Attorney General Kaul Joins Multistate Coalition in Defense of Federal Climate Disclosures Rule

Apr 12 2024

MADISON, Wis. – Attorney General Josh Kaul is part of a coalition of 19 states seeking to join litigation that defends the Securities and Exchange Commission’s (SEC) climate disclosure rules against challenges brought by industry entities and other states. 


The rules, published last month, require that public companies disclose climate-related risks that have had, or are likely to have, a considerable impact on their business. This impact may be on the company’s strategy, operations, or financial condition; the company’s strategies to evaluate and mitigate climate-related risks; and information about the company’s climate-related targets and goals. The rules also require certain large public companies to report material greenhouse gas emissions.


“Publicly listed companies should be transparent about their climate-related costs and risks,” said Attorney General Kaul. “With these rules, those companies will need to provide consistent, comparable, and reliable climate-related disclosures.”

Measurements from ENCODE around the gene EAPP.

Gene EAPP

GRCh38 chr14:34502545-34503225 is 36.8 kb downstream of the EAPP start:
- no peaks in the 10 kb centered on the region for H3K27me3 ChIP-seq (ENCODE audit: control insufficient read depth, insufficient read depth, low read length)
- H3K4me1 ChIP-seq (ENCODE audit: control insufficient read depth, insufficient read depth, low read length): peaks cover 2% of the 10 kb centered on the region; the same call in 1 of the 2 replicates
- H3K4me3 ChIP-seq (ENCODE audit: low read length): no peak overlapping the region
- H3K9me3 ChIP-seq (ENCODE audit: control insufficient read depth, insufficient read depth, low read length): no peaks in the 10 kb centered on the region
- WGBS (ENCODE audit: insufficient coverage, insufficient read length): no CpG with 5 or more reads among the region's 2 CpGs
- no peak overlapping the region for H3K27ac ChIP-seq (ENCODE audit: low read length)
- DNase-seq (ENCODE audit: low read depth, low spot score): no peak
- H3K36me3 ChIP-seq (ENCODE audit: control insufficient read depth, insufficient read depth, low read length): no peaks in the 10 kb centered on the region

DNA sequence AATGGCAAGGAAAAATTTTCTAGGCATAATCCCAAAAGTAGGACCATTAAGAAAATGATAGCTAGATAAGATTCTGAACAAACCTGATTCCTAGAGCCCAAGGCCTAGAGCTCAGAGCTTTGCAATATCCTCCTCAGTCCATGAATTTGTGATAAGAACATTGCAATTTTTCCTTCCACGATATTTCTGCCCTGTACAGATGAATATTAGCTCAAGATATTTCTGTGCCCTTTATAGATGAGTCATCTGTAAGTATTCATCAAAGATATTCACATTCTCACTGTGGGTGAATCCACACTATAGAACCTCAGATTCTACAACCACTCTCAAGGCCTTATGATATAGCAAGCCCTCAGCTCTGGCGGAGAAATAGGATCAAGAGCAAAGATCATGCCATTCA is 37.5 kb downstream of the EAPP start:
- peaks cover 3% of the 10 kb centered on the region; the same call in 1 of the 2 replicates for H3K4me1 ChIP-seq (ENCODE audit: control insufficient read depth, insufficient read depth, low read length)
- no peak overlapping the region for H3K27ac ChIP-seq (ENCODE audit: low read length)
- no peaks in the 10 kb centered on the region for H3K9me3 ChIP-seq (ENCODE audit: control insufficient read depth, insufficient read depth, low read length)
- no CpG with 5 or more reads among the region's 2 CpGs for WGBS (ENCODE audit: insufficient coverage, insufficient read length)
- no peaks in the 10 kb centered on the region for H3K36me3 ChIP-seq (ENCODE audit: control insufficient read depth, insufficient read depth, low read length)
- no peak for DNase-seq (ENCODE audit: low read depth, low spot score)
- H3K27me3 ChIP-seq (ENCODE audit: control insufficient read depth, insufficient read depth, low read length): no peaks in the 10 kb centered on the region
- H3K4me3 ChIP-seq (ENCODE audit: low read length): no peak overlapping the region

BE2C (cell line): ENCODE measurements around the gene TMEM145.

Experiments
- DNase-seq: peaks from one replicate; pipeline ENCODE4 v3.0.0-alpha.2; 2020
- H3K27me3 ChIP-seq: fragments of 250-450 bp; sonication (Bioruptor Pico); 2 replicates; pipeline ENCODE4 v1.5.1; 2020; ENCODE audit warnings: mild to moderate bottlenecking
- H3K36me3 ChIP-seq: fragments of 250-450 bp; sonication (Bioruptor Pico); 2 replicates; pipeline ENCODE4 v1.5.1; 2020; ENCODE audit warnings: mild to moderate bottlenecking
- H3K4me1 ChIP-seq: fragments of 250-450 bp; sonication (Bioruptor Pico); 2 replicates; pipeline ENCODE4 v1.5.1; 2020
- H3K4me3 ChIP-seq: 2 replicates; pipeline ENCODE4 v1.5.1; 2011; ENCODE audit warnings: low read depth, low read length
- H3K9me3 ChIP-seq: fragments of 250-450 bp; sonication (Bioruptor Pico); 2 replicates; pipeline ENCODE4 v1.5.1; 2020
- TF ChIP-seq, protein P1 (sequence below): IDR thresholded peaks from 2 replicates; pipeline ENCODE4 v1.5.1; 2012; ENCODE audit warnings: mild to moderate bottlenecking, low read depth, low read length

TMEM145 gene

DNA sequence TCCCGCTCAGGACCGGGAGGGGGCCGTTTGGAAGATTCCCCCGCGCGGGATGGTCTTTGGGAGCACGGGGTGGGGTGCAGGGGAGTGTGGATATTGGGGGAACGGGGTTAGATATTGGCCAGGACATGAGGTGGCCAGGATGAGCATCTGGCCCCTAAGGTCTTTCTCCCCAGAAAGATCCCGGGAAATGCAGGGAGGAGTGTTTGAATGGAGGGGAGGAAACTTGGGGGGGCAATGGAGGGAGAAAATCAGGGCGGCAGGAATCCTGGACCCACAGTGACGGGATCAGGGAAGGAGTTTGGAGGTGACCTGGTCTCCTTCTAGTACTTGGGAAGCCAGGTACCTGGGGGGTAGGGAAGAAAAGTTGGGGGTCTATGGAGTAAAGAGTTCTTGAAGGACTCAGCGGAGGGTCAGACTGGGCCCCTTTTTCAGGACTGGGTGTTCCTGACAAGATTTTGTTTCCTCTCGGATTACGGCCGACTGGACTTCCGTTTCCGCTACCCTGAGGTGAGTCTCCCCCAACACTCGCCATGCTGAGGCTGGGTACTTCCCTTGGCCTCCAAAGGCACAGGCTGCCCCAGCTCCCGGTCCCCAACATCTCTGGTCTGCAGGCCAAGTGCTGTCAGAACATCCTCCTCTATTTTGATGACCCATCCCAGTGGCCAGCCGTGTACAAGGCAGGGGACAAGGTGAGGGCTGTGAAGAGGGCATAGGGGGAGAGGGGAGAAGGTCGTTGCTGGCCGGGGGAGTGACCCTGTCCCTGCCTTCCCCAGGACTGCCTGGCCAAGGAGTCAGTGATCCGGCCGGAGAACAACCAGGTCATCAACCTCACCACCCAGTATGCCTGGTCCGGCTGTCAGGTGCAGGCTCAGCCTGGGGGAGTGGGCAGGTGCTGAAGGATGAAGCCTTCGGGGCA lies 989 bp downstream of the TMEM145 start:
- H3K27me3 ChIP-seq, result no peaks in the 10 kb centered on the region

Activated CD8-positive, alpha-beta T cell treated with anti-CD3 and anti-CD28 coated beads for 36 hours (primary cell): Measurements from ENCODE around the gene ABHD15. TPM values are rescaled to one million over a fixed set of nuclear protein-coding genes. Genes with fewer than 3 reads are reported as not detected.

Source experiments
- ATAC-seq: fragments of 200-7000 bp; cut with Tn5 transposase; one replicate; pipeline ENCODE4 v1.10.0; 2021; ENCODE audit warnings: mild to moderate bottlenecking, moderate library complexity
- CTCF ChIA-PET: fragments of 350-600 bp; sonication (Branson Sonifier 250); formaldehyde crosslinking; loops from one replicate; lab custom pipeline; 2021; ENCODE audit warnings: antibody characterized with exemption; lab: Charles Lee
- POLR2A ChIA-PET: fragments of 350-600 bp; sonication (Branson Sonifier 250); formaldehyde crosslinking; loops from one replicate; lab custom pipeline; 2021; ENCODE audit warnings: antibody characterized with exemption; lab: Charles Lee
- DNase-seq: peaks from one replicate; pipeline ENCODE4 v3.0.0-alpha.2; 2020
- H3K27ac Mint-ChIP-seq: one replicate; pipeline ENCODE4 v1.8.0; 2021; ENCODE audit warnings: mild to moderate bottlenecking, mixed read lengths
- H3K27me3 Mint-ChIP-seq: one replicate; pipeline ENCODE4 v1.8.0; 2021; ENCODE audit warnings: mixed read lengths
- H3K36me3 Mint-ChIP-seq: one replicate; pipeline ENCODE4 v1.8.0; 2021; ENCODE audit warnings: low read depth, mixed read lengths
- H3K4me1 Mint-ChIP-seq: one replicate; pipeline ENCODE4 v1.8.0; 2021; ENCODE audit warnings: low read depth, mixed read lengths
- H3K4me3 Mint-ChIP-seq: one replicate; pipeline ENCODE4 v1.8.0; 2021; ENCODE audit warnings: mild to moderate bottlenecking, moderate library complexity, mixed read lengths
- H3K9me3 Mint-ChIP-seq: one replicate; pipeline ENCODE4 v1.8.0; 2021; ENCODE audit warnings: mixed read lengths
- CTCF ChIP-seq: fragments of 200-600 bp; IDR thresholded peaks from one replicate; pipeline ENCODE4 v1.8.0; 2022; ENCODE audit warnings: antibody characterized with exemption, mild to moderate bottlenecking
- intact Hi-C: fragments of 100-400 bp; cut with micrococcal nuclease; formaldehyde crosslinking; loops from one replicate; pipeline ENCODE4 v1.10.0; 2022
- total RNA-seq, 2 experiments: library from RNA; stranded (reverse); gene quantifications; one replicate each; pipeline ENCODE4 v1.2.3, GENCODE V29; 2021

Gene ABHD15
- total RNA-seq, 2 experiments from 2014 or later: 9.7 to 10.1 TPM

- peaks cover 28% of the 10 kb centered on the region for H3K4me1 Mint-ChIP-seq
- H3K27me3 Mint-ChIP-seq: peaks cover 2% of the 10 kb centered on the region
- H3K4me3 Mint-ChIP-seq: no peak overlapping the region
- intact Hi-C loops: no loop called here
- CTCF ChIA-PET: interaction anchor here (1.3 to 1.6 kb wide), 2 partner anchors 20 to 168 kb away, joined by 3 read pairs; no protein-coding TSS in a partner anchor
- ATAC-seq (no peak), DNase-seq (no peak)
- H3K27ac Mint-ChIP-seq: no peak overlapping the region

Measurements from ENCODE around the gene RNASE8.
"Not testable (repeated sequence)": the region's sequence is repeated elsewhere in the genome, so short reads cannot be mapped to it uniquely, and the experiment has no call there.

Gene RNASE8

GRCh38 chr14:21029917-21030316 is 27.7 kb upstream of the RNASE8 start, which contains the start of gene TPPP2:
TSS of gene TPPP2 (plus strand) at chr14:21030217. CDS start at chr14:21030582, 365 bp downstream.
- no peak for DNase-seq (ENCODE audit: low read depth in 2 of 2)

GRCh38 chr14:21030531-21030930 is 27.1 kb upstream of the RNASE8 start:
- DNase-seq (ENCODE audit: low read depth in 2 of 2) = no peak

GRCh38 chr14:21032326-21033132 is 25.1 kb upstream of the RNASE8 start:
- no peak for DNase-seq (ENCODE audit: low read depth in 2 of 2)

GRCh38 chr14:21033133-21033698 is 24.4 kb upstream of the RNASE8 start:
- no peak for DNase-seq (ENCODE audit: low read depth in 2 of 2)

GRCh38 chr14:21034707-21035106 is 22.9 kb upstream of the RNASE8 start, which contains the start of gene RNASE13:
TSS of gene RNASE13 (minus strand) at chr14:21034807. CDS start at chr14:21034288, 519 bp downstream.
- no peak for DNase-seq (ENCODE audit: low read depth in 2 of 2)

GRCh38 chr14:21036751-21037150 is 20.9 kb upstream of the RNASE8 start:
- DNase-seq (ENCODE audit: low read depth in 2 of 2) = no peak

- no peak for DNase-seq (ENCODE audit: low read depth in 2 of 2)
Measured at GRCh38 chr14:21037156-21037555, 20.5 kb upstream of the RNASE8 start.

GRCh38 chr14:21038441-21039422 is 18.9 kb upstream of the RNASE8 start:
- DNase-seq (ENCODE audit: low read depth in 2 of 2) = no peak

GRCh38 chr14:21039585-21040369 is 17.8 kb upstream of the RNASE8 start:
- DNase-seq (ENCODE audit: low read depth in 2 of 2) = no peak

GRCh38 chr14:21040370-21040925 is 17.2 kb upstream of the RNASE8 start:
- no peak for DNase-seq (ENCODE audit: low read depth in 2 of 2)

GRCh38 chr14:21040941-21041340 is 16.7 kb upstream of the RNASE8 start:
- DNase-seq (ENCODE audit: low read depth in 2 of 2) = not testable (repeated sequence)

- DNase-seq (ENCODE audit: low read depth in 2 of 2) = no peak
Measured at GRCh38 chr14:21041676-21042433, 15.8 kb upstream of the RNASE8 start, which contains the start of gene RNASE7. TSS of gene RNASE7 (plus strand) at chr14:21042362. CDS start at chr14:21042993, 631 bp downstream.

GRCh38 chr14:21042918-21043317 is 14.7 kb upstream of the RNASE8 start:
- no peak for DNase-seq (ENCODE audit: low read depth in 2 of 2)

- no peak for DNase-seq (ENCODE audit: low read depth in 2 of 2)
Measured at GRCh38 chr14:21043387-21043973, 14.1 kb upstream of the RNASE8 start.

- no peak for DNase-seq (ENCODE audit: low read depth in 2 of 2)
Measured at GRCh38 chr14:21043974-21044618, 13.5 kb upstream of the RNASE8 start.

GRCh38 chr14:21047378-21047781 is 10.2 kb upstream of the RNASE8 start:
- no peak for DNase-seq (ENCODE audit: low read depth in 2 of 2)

Climate change presents many risks to financial markets and investment portfolios. These may include risks to physical infrastructure due to more frequent and extreme weather events, increased costs and economic impacts from greenhouse gas emissions reduction requirements, clean energy mandates or potential disruptions of the global economy. The effects of climate change also give rise to growth opportunities for other industries – in turn providing significant opportunities for investors. By requiring publicly registered companies to provide comparable and reliable information about climate impacts and risks, the rules will enable investors to make more informed investment decisions. 


Attorney General Kaul is joining the multi-state coalition with Arizona, Colorado, Connecticut, Delaware, the District of Columbia, Hawaii, Illinois, Maryland, Massachusetts, Michigan, Minnesota, New Mexico, Nevada, New York, Oregon, Rhode Island, Vermont and Washington.